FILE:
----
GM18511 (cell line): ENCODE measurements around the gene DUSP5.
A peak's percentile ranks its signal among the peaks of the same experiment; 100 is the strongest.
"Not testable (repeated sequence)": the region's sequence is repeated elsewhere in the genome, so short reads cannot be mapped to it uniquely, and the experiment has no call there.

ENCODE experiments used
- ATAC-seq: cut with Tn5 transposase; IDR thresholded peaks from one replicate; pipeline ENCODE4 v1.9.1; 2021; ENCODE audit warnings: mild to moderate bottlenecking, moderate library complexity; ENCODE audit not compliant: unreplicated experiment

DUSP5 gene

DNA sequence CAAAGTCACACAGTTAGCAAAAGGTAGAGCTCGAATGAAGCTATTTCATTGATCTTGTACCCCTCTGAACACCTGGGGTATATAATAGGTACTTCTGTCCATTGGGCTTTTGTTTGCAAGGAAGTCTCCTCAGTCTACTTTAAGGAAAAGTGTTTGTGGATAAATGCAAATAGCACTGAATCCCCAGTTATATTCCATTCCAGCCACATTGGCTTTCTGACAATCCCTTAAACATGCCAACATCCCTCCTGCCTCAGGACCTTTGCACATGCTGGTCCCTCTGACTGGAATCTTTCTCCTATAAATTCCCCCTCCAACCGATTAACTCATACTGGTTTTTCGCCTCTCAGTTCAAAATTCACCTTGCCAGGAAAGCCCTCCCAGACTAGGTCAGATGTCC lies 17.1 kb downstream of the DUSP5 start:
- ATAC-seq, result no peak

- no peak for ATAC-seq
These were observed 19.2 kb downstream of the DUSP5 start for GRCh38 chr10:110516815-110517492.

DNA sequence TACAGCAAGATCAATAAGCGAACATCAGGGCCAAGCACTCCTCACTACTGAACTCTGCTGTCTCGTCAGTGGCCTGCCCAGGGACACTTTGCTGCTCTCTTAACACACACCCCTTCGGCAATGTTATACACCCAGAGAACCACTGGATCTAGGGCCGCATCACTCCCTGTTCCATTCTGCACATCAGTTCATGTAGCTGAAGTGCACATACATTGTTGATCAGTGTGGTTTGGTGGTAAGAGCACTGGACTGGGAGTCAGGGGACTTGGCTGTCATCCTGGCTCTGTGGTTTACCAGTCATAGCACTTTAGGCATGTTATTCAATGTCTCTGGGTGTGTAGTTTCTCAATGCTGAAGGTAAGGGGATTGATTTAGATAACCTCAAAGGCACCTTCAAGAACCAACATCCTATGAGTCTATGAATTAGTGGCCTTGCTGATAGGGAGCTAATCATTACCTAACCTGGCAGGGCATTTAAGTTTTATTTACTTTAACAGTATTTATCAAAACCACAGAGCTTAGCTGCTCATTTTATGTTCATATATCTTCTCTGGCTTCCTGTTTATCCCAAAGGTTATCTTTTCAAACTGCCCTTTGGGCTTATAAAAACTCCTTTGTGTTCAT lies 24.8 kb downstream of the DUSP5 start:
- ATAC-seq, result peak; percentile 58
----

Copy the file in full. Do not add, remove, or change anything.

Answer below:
GM18511 (cell line): ENCODE measurements around the gene DUSP5.
A peak's percentile ranks its signal among the peaks of the same experiment; 100 is the strongest.
"Not testable (repeated sequence)": the region's sequence is repeated elsewhere in the genome, so short reads cannot be mapped to it uniquely, and the experiment has no call there.

ENCODE experiments used
- ATAC-seq: cut with Tn5 transposase; IDR thresholded peaks from one replicate; pipeline ENCODE4 v1.9.1; 2021; ENCODE audit warnings: mild to moderate bottlenecking, moderate library complexity; ENCODE audit not compliant: unreplicated experiment

DUSP5 gene

DNA sequence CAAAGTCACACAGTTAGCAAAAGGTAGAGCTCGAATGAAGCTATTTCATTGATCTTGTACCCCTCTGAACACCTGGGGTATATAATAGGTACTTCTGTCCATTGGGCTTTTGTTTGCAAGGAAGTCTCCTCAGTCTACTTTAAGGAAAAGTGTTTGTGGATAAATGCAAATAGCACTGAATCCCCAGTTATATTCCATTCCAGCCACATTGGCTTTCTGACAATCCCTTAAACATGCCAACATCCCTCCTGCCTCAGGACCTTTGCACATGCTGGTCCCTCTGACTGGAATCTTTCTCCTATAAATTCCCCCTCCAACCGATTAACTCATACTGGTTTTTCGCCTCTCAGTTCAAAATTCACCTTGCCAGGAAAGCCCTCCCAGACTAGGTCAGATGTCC lies 17.1 kb downstream of the DUSP5 start:
- ATAC-seq, result no peak

- no peak for ATAC-seq
These were observed 19.2 kb downstream of the DUSP5 start for GRCh38 chr10:110516815-110517492.

DNA sequence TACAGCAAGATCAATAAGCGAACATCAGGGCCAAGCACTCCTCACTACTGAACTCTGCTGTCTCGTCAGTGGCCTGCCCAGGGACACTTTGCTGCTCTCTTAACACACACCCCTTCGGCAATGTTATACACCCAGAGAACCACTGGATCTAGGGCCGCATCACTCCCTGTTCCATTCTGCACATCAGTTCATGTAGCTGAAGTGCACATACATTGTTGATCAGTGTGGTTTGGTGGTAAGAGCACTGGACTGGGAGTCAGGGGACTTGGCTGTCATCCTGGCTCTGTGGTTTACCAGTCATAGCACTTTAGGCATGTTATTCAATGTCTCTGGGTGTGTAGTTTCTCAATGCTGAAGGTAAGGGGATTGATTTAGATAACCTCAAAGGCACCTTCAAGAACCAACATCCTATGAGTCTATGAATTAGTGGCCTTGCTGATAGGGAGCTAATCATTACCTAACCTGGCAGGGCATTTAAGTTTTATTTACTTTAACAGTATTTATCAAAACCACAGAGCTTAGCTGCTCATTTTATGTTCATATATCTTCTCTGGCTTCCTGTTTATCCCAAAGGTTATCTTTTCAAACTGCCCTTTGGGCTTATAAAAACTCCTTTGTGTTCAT lies 24.8 kb downstream of the DUSP5 start:
- ATAC-seq, result peak; percentile 58